The Northern Ireland Historical Institutional Abuse Inquiry (HIAI)
In 2012, the Northern Ireland Assembly decided to follow the example of the Irish Republic and establish its own Historical Institutional Abuse Inquiry (HIAI). The inquiry examined thirteen Catholic, secular, local authority and juvenile detention institutions in Northern Ireland covering the period from 1922 to 1995.
At an HIAI hearing on 12 February 2014, the inquiry heard that girls at the Londonderry Nazareth House had sometimes been punished by being bathed in disinfectant or forced to eat their own vomit. One girl had been made to clear a blocked toilet by removing the accumulated excrement with her bare hands.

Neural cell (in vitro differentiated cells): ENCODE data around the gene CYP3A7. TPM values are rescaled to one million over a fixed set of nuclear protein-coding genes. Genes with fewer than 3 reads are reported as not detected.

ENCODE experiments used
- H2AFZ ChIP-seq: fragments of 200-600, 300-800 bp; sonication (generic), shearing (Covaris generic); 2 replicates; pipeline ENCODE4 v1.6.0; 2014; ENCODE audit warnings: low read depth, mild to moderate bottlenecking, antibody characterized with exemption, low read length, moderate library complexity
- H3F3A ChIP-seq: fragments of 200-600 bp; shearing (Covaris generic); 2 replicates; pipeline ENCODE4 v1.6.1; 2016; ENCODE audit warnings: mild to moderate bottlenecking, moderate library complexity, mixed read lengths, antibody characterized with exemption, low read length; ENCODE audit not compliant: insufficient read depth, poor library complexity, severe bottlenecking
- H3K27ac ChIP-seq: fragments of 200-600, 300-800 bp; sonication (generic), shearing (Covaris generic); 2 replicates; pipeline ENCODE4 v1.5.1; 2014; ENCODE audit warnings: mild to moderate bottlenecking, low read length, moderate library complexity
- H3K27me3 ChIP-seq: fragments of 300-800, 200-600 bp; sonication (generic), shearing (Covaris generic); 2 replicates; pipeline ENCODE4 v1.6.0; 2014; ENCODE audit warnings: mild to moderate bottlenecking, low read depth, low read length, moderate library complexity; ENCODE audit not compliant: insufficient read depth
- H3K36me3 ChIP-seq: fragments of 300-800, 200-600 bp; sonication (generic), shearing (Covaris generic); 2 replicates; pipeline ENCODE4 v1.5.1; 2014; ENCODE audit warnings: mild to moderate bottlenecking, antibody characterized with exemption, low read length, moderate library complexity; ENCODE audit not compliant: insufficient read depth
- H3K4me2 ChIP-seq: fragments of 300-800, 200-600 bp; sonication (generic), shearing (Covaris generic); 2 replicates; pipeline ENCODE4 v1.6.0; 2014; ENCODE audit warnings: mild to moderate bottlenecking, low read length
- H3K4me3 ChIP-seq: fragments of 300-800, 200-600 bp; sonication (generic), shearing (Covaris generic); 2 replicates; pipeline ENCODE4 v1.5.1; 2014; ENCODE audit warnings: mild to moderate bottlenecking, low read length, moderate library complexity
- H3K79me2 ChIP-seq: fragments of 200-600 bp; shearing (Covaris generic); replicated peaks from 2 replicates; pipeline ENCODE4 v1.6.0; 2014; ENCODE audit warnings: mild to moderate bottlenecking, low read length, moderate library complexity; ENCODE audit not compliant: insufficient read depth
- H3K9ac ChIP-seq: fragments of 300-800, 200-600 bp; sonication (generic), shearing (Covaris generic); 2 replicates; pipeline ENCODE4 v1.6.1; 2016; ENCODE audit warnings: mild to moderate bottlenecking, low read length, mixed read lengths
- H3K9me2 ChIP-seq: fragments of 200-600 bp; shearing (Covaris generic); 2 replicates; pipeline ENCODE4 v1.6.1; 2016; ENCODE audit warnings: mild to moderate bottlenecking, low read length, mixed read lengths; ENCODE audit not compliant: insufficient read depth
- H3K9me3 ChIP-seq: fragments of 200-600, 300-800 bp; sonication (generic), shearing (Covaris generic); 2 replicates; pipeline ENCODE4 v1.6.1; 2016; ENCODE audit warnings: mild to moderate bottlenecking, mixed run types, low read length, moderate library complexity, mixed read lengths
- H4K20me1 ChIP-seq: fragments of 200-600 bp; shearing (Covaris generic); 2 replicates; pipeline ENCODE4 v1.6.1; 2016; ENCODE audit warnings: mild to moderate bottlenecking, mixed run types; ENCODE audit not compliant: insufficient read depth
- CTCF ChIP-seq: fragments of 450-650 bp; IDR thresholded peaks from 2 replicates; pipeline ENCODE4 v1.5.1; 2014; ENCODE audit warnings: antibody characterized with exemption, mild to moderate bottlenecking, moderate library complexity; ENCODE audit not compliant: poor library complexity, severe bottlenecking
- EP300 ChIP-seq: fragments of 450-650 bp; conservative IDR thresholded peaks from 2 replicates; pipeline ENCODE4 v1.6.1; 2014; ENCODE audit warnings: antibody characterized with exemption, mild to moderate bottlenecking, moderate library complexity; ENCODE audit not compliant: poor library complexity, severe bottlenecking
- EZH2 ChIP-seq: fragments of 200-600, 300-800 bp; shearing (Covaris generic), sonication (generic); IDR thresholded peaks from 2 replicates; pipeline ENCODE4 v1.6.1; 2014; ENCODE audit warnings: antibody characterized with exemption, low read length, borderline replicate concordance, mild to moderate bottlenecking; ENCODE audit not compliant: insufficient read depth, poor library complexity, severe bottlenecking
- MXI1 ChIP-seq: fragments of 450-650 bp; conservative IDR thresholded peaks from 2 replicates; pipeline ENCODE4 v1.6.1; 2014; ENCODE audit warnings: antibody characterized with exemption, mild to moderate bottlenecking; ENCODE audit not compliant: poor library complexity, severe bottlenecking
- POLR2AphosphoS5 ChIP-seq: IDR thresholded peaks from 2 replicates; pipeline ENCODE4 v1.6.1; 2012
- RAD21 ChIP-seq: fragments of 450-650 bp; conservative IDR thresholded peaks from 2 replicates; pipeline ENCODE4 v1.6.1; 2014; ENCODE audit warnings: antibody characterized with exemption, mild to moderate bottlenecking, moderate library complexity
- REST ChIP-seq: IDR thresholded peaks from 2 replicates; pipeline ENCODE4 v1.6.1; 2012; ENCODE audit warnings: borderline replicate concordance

On 14 January 2015, a statement from the Sisters of Nazareth accepted that children in their care had been abused. They offered their sincere and unreserved apology to all those whom they failed to protect. A similar apology was made by the De La Salle Brothers on 11 December 2014. At the session on 11 February 2015, the Sisters of Nazareth also expressed their 'sincere apologies and deep sadness at the pain and distress suffered by so many men and women as a result of the Child Migration Scheme'.
Except where indicated, this page () © Peter Higginbotham. Contents may not be reproduced without permission.